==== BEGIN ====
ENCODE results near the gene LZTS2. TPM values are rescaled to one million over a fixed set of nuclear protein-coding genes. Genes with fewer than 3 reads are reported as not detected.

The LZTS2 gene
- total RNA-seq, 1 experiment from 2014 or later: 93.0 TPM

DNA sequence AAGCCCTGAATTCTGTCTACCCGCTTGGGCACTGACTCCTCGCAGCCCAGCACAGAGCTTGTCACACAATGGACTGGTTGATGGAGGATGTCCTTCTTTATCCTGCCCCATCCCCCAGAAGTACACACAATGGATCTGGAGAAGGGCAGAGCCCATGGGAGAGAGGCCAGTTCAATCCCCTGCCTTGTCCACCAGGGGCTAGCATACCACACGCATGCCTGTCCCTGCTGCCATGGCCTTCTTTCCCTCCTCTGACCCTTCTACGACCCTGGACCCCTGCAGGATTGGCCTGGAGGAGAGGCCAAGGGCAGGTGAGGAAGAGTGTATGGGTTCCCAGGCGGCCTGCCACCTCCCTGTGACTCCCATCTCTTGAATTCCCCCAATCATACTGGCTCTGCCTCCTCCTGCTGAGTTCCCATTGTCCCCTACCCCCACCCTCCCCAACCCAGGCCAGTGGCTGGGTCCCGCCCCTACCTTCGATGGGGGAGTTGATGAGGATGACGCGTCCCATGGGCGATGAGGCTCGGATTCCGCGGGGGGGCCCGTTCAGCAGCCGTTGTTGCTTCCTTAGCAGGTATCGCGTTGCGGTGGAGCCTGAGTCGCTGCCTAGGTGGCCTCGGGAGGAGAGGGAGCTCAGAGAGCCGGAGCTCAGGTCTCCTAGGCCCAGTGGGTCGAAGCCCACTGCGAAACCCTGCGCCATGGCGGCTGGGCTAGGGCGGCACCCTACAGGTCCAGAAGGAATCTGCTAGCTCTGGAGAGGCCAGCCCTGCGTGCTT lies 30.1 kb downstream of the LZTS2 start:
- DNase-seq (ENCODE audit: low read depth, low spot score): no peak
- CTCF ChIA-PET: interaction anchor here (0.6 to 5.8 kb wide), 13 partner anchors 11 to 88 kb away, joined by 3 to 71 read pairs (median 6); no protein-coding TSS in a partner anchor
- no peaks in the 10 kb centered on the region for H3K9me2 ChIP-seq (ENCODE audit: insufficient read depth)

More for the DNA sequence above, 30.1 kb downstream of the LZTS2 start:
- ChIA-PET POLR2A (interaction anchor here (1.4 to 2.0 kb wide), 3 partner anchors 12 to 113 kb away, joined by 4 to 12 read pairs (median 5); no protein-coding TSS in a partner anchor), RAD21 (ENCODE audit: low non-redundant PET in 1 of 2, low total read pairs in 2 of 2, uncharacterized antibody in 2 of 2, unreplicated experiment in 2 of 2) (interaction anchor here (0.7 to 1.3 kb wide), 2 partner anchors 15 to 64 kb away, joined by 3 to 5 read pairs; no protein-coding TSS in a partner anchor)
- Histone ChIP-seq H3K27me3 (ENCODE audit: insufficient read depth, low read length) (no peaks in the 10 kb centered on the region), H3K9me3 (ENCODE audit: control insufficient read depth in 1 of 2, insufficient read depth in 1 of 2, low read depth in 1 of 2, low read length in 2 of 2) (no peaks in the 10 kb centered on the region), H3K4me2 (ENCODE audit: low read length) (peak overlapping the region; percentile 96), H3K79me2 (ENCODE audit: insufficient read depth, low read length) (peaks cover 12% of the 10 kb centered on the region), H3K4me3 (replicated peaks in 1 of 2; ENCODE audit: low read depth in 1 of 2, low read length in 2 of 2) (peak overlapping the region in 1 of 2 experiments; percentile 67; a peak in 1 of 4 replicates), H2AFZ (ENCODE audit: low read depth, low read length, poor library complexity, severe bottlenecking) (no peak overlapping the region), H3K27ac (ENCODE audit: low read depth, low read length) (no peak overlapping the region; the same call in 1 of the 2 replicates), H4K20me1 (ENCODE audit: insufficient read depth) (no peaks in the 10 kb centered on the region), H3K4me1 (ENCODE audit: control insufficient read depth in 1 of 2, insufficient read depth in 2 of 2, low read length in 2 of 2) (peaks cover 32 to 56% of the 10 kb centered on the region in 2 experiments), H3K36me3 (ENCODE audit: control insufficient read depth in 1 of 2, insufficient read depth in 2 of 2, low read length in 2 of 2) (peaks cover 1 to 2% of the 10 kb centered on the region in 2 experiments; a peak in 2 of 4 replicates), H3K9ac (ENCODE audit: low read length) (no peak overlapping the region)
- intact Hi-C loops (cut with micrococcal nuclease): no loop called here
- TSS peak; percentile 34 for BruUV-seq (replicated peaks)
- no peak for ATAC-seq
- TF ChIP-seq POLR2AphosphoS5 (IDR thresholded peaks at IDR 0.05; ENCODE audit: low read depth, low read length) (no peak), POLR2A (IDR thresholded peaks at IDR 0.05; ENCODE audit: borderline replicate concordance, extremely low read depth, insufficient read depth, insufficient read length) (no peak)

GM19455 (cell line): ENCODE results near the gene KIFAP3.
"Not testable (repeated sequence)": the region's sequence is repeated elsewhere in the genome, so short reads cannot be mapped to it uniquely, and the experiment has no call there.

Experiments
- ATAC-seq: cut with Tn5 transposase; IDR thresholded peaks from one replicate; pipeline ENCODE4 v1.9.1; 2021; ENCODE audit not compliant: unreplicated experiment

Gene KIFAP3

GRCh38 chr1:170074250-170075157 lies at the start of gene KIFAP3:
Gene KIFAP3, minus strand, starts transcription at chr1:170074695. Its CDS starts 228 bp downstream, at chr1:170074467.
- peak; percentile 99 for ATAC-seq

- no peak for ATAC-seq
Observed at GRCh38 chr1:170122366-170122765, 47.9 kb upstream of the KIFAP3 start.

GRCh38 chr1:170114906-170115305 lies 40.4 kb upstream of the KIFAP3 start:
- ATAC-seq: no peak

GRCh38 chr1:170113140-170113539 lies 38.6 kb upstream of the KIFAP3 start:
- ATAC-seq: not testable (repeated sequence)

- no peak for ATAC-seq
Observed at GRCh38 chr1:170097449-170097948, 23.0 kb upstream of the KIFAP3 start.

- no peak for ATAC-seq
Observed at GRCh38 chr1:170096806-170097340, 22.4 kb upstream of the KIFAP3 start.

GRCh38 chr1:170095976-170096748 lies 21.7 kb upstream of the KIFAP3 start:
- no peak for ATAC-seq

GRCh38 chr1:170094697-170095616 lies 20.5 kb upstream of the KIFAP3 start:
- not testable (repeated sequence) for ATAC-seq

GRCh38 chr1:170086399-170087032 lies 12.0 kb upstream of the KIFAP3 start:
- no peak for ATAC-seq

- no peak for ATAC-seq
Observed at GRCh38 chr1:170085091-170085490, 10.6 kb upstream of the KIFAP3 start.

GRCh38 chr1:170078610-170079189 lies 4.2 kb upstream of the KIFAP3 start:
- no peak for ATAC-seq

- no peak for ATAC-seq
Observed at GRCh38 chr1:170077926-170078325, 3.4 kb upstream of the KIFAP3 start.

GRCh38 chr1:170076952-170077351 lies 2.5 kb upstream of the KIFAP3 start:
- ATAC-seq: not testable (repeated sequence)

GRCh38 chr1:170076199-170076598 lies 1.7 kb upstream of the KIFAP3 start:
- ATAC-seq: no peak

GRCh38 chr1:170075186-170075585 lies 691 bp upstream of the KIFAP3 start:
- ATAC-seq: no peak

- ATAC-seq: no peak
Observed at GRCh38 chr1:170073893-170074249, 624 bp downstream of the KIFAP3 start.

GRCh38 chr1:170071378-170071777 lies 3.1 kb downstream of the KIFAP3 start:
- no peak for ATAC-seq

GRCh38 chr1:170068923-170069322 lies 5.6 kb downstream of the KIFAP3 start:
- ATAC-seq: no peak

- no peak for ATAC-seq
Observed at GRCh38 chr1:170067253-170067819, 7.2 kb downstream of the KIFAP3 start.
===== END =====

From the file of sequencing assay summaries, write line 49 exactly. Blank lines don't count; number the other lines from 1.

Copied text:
GRCh38 chr1:170075186-170075585 lies 691 bp upstream of the KIFAP3 start: